We often deceive ourselves by putting small or unimportant activities on the to-do list: doing them takes time, it keeps us busy. Uselessly. You have to take control and stop this sadistic part of yourself that forces you to waste energy for no good reason. Start Now with something important and high priority.
Don’t put it off until tomorrow. The things you leave on one side grow and become more complex to deal with. However, the decision not to do is a decision.
Jumping from one activity to another is penalizing
The illusion of moving forward and being busy is the reason why we often have many activities started at the same time and jump from one to the other. This behavior is harmful because it wastes energy, like a computer with too many software open, your head is not working as it should.
Each time you switch from one activity to another, the jump in context will cost you time: Gloria Mark, in her “The cost of interrupted labor”, quantifies this jump in an average of 23 minutes and 15 seconds.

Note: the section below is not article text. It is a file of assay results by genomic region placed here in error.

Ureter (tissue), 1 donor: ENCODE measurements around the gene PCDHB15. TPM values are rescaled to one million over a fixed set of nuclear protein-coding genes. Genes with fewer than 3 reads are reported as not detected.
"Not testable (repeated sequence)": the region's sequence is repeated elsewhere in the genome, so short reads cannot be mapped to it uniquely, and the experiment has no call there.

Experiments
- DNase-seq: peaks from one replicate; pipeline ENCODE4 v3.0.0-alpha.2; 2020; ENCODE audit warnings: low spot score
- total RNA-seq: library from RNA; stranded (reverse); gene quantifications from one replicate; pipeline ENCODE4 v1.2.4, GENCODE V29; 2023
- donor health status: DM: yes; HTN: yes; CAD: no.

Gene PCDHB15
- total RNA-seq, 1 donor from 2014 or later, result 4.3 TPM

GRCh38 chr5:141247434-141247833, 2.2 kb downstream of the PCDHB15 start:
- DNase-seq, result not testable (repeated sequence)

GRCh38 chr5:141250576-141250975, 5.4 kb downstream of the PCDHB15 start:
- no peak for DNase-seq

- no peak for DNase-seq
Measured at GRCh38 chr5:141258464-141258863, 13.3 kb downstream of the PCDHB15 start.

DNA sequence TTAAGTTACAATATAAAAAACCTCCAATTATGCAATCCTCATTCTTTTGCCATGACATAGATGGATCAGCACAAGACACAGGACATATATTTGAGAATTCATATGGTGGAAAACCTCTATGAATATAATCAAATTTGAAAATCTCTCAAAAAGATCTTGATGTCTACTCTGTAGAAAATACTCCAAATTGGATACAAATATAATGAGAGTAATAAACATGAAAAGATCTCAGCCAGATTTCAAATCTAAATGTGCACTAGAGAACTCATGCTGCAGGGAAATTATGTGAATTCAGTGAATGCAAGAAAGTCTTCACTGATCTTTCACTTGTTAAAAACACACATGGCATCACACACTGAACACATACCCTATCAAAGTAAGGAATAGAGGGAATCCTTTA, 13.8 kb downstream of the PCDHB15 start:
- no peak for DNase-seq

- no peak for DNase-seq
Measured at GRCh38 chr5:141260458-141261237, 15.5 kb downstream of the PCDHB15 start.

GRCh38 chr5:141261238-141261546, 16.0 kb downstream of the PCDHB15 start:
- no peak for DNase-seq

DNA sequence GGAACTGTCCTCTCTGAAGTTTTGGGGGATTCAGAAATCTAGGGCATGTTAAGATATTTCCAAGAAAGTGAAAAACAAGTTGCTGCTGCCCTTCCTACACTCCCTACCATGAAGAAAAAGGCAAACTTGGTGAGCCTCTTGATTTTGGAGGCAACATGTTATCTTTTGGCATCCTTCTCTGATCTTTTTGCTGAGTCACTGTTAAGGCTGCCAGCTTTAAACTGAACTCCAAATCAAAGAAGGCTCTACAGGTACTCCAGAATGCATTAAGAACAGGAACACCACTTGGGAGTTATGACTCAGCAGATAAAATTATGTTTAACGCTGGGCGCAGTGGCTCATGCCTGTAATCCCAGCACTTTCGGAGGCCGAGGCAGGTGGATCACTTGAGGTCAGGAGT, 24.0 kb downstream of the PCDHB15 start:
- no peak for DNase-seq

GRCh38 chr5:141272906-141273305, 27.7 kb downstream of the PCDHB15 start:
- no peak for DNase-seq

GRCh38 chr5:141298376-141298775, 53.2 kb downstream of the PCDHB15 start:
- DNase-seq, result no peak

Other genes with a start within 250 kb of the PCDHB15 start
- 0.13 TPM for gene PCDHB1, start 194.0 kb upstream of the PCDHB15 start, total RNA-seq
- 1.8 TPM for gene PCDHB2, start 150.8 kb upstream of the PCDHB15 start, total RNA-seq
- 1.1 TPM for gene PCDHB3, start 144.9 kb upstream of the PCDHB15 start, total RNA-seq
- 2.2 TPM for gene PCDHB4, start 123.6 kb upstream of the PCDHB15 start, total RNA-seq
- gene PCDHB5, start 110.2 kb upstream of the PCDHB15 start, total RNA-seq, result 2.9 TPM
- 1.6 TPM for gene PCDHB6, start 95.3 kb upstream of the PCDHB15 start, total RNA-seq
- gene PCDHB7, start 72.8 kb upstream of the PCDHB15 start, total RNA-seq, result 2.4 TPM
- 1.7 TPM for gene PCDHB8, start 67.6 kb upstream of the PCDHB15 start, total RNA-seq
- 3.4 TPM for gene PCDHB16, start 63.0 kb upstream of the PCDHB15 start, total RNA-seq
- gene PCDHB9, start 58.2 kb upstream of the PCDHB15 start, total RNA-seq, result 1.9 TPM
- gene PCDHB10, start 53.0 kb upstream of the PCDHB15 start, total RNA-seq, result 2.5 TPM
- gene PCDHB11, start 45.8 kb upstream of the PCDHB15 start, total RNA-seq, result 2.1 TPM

Mihaly Csikszentmihalyi calls Flow the state of intrinsic motivation in which a person is fully immersed in what he is doing, to the point of losing the sense of time. Once you are in this condition, the activity that is being carried out quickly flows to its conclusion.
Our brain hates to be interrupted. In a moment he loses track of what he was doing. Even if you feel there is something else urgent to do, you must resist the temptation to stop, stay focused. You have to concentrate the energy all in one place, and this also applies to private life.
Many people are afraid of missing important opportunities and move from one thing to another, from one interest to another, from one relationship to another, repeating the same pattern throughout their lives. Avoid distractions, isolate yourself and try to keep the flow state for as long as possible.
There are no big decisions but many small decisions